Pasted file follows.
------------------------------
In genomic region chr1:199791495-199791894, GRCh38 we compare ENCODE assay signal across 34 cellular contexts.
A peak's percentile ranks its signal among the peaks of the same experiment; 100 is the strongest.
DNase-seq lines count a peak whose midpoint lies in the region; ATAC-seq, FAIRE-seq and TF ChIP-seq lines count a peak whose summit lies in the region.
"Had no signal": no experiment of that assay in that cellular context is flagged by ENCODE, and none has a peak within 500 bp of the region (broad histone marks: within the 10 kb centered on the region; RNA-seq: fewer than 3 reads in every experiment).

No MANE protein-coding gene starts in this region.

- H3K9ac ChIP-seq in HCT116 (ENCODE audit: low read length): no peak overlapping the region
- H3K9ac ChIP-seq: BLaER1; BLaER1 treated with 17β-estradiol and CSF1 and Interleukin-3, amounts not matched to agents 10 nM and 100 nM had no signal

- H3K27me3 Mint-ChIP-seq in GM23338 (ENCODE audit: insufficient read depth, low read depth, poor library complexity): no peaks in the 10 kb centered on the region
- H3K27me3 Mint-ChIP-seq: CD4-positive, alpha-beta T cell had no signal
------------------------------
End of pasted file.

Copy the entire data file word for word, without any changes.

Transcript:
In genomic region chr1:199791495-199791894, GRCh38 we compare ENCODE assay signal across 34 cellular contexts.
A peak's percentile ranks its signal among the peaks of the same experiment; 100 is the strongest.
DNase-seq lines count a peak whose midpoint lies in the region; ATAC-seq, FAIRE-seq and TF ChIP-seq lines count a peak whose summit lies in the region.
"Had no signal": no experiment of that assay in that cellular context is flagged by ENCODE, and none has a peak within 500 bp of the region (broad histone marks: within the 10 kb centered on the region; RNA-seq: fewer than 3 reads in every experiment).

No MANE protein-coding gene starts in this region.

- H3K9ac ChIP-seq in HCT116 (ENCODE audit: low read length): no peak overlapping the region
- H3K9ac ChIP-seq: BLaER1; BLaER1 treated with 17β-estradiol and CSF1 and Interleukin-3, amounts not matched to agents 10 nM and 100 nM had no signal

- H3K27me3 Mint-ChIP-seq in GM23338 (ENCODE audit: insufficient read depth, low read depth, poor library complexity): no peaks in the 10 kb centered on the region
- H3K27me3 Mint-ChIP-seq: CD4-positive, alpha-beta T cell had no signal